Scammers may use different variations of this script to try to convince you that they work for the company, that you’ve really won, and that you’re not, in fact, receiving a fake Publishers Clearing House call.
How They Do It: PCH Scam Call
There are a few live recordings of people talking to scammers pretending to be from Publishers Clearing House, but one particular example stands out. In this version, the person called keeps the scammer engaged over multiple calls so you can see the extent of the scam, how it works, and some of the inconsistencies.
Here's the full video:
We break down the call here and point out some of the tell-tale signs of the scam.
Tactic 1: Using a Trusted Brand or Authority Figure
I am calling you from the PCH, that is the Publishers Clearing House over here in Houston Texas, in reference to a cash prize, that your name has been randomly selected off for this month, that is for a certified managers cashier's check containing $4.5 million, alongside with a 2016 pearl white Mercedes Benz that is full of the Geico Insurance Company. You have been awarded this money, sir. You have won it.
You did not receive the notification letter that we sent you?
Step 2: Use Reciprocation (Giving You Something in Exchange for Something in Return)
As I told you, you only need to get your one person UPS deliver fee paid, so that we could have the United Postal Service deliver your package at the home of your residence. The certified check is here in my possession and will be delivered by me and Mrs Deborah Howard from the PCH. Would you like us to tell the media?
Step 3: Ask for a Small Commitment Upfront (and Lay More Commitments On Top)
Do you think that we could get the payment taken care of today, so we can get the process started in getting your money and your car?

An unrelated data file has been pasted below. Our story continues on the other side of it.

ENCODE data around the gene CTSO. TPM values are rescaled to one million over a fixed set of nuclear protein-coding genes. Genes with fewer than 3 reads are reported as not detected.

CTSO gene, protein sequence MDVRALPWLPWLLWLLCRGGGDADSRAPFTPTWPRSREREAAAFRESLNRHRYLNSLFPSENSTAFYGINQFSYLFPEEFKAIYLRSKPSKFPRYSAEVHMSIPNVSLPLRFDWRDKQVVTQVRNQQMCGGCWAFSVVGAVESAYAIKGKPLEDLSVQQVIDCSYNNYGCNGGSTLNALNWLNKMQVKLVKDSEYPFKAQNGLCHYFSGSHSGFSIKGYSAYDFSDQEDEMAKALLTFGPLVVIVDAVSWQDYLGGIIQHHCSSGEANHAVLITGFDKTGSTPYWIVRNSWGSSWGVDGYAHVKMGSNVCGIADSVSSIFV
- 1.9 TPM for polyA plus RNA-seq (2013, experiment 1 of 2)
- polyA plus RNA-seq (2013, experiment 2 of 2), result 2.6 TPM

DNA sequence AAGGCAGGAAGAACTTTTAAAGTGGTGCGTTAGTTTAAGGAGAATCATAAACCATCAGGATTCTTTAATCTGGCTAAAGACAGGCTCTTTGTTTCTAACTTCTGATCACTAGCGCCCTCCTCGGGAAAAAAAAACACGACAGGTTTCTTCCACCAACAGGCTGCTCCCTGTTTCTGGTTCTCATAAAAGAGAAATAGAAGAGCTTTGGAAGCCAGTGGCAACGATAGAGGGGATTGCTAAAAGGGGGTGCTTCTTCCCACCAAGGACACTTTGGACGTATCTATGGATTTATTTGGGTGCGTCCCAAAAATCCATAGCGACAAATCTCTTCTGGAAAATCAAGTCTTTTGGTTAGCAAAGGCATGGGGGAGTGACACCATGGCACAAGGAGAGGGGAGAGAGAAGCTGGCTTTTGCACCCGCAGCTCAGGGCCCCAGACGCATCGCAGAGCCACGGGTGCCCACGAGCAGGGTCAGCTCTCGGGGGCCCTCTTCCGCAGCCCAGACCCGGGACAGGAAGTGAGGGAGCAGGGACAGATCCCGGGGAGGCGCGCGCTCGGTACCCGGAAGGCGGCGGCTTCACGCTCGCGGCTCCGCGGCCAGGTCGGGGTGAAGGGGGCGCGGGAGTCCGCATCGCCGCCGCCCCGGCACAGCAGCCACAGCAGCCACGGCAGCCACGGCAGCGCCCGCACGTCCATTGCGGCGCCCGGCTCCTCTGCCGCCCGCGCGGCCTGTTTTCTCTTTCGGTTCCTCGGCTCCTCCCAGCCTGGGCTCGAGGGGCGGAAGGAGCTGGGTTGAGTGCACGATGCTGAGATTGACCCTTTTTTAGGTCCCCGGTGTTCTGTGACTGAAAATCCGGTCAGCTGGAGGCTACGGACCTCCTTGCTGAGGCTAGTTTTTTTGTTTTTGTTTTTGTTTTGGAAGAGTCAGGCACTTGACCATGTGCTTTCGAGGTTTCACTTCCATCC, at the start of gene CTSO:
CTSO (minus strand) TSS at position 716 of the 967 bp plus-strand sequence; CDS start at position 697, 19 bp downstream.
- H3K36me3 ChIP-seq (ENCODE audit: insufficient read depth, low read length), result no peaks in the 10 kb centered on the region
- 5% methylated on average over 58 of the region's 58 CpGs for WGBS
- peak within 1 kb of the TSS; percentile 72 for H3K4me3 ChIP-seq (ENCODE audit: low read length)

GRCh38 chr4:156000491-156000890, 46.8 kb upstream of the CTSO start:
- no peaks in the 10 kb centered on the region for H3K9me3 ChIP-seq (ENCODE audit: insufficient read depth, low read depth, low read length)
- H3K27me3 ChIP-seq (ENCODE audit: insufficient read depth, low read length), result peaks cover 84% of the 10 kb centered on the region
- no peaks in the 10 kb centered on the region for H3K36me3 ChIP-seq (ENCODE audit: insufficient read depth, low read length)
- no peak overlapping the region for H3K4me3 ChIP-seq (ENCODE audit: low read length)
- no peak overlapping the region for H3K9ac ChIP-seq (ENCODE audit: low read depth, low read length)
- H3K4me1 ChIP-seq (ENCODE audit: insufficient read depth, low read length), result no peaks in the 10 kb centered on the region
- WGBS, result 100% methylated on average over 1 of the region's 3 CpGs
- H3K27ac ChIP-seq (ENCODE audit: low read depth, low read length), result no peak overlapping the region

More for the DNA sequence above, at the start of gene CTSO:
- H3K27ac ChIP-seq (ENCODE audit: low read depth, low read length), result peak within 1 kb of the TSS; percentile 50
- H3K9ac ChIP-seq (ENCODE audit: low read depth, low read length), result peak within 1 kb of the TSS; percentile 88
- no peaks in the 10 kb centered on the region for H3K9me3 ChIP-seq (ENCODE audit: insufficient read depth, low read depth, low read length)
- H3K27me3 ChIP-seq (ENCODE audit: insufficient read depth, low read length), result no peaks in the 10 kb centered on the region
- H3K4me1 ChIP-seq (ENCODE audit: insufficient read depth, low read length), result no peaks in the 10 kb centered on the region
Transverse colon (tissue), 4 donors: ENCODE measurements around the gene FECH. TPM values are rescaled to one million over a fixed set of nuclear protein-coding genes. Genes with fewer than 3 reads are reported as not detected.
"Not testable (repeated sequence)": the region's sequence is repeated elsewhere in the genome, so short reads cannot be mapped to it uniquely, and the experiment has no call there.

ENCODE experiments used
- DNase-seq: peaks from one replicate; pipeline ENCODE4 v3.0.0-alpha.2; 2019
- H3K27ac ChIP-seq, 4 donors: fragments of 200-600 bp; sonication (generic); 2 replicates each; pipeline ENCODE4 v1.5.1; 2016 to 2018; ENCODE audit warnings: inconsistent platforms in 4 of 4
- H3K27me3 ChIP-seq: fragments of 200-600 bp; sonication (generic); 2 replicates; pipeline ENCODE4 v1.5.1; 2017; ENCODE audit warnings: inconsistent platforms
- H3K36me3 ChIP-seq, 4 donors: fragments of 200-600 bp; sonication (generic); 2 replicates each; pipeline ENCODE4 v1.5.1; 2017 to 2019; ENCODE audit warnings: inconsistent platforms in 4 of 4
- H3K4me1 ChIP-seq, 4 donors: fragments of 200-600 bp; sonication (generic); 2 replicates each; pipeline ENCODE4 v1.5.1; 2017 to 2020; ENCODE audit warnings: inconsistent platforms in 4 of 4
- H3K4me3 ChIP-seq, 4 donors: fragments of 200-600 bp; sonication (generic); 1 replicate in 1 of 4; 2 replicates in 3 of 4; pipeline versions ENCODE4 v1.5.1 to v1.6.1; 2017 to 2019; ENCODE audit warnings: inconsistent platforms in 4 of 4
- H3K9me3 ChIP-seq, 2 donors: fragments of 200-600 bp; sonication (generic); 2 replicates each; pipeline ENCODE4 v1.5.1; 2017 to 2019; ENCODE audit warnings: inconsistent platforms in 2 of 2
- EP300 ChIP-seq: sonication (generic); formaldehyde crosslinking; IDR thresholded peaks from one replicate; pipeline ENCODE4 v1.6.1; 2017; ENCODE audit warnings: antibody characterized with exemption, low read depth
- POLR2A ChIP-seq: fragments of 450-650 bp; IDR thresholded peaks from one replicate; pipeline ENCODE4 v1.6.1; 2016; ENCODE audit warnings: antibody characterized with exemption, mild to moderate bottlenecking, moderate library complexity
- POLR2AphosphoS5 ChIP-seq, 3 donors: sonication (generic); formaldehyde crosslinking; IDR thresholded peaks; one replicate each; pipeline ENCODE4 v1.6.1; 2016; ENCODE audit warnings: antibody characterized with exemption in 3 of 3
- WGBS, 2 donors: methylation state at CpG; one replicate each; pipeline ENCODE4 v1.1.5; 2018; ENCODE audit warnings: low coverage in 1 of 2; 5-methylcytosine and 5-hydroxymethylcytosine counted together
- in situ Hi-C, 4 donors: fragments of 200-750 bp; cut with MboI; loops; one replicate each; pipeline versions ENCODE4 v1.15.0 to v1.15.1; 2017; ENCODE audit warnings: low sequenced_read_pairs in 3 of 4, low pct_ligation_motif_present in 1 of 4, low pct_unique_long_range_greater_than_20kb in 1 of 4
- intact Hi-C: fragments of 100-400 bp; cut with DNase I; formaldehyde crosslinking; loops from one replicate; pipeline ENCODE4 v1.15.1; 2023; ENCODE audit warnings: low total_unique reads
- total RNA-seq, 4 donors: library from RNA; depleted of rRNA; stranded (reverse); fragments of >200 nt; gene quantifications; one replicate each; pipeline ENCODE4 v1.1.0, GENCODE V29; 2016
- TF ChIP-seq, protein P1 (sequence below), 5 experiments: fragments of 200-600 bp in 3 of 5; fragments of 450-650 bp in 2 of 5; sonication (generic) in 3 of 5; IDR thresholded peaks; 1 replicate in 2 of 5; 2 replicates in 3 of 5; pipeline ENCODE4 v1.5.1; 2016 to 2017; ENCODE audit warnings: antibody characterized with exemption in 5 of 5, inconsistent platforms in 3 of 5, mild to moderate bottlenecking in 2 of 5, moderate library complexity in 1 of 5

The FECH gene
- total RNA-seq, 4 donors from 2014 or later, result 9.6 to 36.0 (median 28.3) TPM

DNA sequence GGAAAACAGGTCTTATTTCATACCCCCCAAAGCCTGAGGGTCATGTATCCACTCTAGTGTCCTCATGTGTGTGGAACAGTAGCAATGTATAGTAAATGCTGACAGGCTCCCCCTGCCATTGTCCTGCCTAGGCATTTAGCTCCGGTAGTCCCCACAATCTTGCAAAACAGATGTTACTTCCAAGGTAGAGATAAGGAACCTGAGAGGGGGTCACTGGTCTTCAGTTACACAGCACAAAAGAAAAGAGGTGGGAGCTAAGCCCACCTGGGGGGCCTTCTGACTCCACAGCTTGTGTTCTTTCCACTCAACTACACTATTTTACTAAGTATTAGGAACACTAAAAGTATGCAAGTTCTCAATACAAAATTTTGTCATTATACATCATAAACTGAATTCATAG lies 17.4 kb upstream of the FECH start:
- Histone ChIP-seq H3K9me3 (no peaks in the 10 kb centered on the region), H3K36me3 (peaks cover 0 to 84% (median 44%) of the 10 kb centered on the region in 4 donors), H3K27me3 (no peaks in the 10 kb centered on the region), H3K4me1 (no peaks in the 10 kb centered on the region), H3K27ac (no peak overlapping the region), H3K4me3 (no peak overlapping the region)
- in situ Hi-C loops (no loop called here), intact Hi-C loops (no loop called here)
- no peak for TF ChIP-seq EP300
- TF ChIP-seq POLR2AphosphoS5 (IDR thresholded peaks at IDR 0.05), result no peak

Step 4: Use a Second Trusted Brand to Add Legitimacy
This is the message that the target receives when they call the number. Note it is a recorded message and the voice is a female with an American accent.
Take down this cell phone number 805 310 4642. Pick up your cell phone and dial that number in your cell phone. That is the Bank of America of where your money is at. That is where your money is located at.
I am providing you with the bank number so that you could call and get yourself registered so that they could have the money approved to be paid out to you today. You just call that number and select option 3.
Option 3 is to give you an enquiry of how much money is available in their banking system for you. Just call that number and give me a call back as soon as you are finished and remember, select option 3.
Step 5: Add a Second Commitment (Paying a 1% Fee)
Thank you for calling Bank of America, our calls are being monitored for quality assurance, please press 2 to open a new account, press 3 for your account balance.
Welcome to the Bank of America, our computer system recognises your phone number a wire transfer was made to your account, congratulations, please write down your wire transfer number along with your 3 digit access pin code, transfer numbers 205 60771 Pin code 570. All you will need now is your final approval scan fee which is 1% of your twenty million dollars. The 1% fee is $2000. If you can’t pay the full amount we can put you on a payment plan or you can pay your minimum fee which is $700. The final approval scan fee is required by….
The target calls the scammer back to confirm that he has spoken to the Bank of America.
The only thing that is required for your to receive your money is to get your 1% taxes taken care of on the money so that we could have the wire transfer done to your personal account so that you could have this money to do what ever you need to do, because this money is yours.